Now the reason why I teach a straight thumb is because I think that the straight thumb is actually the best way to do two things. It's the best way for the thumb to work as a pivot point that needs to be able to pivot it back and forth like this. And by having more of the flesh of the thumb instead of the tip interacting with the bow, well, like I said, it does two things because that's actually what you need here for a straight thumb as you need more of the flesh encountering. And, again, maybe I should get up here so you can see this. Let me show this closely here.

So you can see it here from this angle. That's kind of what my bow hold ends up looking like. You can see it from that angle as well where the thumb is pretty much straight. So that's what it is. As you can see here, if I use the tip of my thumb, then I'm able to get that curved thing like that, and if I use more of the flesh of my thumb, then I'm able to get the straighter thumb like that. Like I was saying - So I'm jumping around here - Like I was saying, the straighter thumb it allows you to pivot so that you can pivot back and forth in the bow change like that and get this real good flexibility. It's a lot easier for it to pivot around there.

This, I find actually that this locks me up. It's very difficult for me to go from this position to unlock the thumb to get it to there and then to bring it back. Let me show that. That's kind of the idea of that motion. Some people may be able to do this very well, but again I personally don't teach that because I've had many students now who've developed this kind of flexibility from having a straight thumb. There's another big plus and this plus may be a bigger one, and that's just overall comfort. Really, if you take this part of the bow, which you can see this kind of this edge here, which is where we are supposed to put our thumbs, is why I recommend you putting your thumb as well. If you put the tip of your thumb right into that, like that - You can maybe see it a little better from there, right into there.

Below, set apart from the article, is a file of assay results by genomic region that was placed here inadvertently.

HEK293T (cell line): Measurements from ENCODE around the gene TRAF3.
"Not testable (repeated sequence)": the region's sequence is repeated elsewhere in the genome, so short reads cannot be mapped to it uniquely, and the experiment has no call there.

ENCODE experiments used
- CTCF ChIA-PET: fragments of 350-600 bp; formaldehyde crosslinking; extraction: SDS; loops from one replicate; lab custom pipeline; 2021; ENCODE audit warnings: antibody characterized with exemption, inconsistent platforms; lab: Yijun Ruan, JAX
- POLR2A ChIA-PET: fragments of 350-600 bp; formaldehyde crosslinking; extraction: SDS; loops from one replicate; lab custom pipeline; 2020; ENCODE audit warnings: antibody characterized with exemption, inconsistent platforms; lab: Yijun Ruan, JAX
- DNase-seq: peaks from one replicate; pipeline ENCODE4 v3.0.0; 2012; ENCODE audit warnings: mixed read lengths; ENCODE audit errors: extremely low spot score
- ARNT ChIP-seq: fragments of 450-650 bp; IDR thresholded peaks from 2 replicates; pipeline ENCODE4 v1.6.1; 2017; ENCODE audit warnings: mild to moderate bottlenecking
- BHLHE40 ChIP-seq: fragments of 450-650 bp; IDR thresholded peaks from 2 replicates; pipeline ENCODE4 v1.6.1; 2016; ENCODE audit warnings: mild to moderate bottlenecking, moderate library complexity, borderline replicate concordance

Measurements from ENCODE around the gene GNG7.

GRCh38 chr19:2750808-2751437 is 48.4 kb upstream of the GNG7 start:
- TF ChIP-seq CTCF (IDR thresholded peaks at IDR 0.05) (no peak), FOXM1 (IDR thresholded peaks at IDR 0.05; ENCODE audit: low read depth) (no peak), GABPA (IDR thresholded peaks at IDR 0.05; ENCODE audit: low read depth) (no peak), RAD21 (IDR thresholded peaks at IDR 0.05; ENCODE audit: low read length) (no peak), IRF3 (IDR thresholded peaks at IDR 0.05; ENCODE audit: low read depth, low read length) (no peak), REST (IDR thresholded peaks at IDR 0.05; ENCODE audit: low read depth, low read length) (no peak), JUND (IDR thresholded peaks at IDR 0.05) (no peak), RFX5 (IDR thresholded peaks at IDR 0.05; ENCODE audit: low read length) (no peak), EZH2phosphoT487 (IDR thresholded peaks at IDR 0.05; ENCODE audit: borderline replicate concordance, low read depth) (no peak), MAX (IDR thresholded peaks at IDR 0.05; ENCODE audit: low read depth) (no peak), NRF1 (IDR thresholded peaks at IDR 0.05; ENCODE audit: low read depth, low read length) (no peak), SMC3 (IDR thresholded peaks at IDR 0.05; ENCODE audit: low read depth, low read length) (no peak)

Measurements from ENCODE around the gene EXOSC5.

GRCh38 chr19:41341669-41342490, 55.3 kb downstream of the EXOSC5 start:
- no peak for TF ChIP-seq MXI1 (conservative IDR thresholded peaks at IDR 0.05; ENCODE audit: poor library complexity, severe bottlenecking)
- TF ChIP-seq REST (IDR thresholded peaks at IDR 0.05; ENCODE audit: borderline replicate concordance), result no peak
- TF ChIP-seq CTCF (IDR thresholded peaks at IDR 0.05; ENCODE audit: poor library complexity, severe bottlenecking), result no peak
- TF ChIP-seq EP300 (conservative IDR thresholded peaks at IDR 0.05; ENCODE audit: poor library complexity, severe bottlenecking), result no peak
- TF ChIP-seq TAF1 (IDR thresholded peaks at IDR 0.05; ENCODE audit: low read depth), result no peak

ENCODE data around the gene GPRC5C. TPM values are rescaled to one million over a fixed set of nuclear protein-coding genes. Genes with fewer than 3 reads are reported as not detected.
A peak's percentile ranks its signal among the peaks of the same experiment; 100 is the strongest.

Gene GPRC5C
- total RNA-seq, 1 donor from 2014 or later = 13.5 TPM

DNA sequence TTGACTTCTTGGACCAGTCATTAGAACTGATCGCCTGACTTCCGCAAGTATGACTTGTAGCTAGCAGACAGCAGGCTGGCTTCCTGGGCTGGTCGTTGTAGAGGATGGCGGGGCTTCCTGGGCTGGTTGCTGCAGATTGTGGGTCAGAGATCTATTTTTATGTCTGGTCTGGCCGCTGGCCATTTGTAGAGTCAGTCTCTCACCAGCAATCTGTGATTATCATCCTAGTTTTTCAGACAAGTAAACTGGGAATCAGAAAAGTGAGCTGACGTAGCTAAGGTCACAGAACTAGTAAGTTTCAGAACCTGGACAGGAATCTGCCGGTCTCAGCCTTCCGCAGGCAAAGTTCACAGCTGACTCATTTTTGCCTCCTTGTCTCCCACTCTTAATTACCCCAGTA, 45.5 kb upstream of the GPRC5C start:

This is very painful and maybe some of you who use a curved thumb have experienced this pain before on the tip of your thumb. after playing for. I don't know, 30 minutes to an hour or something. There's an almost kind of dead or almost a numb feeling or even worse a sharp pain in the tip of the thumb, and this is just pure physics at work here. This is why any sort of sharp point going into something has the ability to kind of break through.

The bow has that kind of a sharp - You know, even if it's some people even grind that part down there. But even if it is ground down a little bit, it doesn't really make that much of a difference because you are still having to force your thumb, the tip of your thumb, into this very tough place. Whereas if you put - I'll show it this way again though. It's helpful now if you put - now you see the fleshy part of the thumb on there, then you're spreading ... You're almost kind of spreading the pain around, so to speak. You know, you're covering a much bigger surface area, and it's so much padded surface for you to contact the bow.

This actually, I think, is something that allows even more freedom in the bow in terms of how you are able to move your fingers and the whole motion of the whole bow. Mainly because this - Sorry, I know I'm getting off track here - but the thumb, the cushioning of the thumb that way. That kind of soft feeling of the thumb allows you to grip the bow less. You can hold the bow more naturally that way. Oh, I just thought of two more cellists who have the straight thumb. They were very clearly straight thumb people, both Piatigorsky - remember, Piatigorsky - and Emmanuel Feuermann. Both of them also used the straight thumb, and that's very clearly evident in even some of those older videos that you can see on YouTube in the Dvorak Rondo that Feuermann has up. It's very, very clearly a straight thumb, and all of the videos of Piatigorsky that are up there. There are some really great camera angles showing that they're using straight thumbs.